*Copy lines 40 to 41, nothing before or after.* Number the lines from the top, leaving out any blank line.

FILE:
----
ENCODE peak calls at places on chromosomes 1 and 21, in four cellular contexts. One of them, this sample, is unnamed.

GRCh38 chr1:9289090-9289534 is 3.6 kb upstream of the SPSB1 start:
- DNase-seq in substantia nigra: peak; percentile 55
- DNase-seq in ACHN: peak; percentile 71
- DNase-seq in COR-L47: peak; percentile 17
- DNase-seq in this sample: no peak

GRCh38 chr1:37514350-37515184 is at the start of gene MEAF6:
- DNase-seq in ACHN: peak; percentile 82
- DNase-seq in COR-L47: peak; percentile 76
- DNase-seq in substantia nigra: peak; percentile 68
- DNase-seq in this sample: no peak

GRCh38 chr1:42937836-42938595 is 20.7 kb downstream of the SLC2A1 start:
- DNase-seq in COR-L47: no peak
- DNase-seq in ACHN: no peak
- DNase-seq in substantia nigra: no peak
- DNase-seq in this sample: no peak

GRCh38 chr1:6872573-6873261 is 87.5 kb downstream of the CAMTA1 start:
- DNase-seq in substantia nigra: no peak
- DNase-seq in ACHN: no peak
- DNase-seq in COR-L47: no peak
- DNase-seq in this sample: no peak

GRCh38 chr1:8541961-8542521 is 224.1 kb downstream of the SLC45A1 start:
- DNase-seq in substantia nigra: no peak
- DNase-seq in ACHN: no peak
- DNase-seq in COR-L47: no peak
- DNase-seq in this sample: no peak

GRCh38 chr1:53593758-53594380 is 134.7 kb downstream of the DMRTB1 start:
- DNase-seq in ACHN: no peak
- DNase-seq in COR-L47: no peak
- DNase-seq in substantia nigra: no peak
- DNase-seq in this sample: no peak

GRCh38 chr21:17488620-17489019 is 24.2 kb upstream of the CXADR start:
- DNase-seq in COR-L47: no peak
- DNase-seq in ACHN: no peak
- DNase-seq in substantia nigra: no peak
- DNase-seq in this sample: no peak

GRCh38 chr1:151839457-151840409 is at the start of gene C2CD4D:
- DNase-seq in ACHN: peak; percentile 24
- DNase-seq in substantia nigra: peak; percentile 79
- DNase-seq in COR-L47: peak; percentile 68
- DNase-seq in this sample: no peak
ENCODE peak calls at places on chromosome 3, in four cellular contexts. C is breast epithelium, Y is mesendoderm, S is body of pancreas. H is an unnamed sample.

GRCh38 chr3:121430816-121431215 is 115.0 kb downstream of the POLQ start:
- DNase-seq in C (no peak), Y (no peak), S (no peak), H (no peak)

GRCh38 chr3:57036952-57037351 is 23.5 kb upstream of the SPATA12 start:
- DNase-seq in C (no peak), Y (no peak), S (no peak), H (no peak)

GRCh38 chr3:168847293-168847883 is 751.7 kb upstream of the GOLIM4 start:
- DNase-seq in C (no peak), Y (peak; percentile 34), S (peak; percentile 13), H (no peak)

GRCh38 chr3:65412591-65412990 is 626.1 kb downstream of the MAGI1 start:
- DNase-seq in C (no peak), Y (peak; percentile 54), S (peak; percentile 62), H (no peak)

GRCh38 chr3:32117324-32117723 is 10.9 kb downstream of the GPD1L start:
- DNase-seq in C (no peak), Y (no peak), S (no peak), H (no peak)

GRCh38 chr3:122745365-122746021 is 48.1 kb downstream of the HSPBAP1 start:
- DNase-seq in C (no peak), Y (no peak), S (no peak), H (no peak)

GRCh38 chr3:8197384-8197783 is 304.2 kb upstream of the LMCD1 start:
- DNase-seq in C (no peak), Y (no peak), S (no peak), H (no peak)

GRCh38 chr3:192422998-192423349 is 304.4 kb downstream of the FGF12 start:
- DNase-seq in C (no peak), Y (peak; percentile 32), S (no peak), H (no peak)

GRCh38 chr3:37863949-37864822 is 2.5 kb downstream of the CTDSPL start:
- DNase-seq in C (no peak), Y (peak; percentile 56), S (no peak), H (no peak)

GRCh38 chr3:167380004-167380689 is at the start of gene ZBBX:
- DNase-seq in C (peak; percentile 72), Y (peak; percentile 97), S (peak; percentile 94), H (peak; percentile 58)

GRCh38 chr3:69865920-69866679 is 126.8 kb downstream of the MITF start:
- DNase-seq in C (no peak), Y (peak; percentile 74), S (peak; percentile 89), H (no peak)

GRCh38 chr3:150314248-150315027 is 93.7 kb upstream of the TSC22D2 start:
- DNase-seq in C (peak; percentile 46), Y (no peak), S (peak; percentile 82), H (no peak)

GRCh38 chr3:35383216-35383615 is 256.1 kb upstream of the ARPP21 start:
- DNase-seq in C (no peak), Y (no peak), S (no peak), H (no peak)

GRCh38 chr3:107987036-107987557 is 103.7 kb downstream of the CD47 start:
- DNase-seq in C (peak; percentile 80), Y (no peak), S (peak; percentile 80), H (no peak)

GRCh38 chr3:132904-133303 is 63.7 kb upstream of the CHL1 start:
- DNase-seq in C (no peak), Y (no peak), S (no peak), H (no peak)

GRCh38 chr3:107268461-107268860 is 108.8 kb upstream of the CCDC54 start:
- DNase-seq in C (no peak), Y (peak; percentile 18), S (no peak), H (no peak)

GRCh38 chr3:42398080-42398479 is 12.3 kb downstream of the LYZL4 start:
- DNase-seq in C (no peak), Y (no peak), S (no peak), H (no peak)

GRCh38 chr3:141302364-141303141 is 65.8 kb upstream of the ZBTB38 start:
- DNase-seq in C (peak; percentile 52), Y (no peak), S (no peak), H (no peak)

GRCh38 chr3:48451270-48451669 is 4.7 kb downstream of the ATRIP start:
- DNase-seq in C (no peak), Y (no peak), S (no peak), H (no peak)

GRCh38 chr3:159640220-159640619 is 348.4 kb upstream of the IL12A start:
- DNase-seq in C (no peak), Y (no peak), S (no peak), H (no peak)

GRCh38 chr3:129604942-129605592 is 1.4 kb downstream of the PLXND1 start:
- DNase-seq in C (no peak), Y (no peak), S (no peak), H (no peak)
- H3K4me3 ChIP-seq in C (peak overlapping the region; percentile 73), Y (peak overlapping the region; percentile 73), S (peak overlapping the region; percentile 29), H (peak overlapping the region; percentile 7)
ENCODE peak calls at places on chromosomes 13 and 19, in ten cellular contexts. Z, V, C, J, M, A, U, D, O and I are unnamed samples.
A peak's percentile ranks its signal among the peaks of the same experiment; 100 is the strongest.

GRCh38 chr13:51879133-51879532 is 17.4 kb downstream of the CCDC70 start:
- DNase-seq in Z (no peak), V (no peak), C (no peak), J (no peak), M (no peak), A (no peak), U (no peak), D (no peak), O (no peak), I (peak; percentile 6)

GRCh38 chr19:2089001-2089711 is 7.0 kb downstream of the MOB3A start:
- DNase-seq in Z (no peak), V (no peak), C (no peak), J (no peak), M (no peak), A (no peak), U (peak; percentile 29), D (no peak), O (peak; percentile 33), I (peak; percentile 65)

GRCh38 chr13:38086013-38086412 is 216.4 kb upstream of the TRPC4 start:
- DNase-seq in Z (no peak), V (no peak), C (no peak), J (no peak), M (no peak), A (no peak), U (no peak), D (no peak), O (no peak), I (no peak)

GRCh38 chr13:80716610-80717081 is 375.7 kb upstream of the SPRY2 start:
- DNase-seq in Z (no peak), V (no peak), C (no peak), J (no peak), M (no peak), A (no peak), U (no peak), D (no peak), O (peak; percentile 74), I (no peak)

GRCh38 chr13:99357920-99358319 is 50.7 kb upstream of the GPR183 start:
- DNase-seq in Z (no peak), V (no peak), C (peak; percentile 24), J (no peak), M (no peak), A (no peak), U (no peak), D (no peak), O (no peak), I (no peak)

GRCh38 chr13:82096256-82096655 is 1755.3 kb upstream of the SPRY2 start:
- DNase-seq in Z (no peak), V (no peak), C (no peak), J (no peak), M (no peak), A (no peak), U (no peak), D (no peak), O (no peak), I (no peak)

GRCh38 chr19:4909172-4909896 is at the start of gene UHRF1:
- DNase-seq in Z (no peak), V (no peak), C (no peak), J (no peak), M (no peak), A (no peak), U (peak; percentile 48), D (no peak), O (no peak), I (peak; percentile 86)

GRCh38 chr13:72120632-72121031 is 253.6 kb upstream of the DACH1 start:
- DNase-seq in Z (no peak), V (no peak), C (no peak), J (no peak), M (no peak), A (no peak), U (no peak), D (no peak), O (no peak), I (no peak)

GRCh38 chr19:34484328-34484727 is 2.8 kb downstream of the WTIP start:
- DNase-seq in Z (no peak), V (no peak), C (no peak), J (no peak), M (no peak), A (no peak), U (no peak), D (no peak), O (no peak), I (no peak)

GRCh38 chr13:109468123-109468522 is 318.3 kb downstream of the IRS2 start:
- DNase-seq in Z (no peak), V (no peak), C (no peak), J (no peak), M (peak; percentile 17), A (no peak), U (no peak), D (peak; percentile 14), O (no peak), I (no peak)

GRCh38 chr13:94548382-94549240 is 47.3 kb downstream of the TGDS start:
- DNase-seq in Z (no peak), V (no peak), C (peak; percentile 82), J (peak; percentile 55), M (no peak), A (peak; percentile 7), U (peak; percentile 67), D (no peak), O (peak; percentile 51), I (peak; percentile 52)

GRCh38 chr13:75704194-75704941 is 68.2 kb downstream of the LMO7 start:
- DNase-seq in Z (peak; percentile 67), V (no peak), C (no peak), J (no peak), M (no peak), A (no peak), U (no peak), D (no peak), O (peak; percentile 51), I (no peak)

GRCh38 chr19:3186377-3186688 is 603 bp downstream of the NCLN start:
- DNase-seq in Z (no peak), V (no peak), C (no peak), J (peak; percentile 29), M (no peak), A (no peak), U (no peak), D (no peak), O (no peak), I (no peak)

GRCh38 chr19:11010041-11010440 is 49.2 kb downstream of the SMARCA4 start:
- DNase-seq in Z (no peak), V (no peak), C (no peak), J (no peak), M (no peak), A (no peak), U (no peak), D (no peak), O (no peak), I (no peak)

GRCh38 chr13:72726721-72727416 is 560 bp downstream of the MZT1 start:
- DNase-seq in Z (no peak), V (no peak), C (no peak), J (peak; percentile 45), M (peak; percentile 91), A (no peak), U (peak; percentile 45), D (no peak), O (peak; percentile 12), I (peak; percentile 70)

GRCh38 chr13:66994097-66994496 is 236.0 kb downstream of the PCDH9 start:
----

- DNase-seq in COR-L47: peak; percentile 68
- DNase-seq in this sample: no peak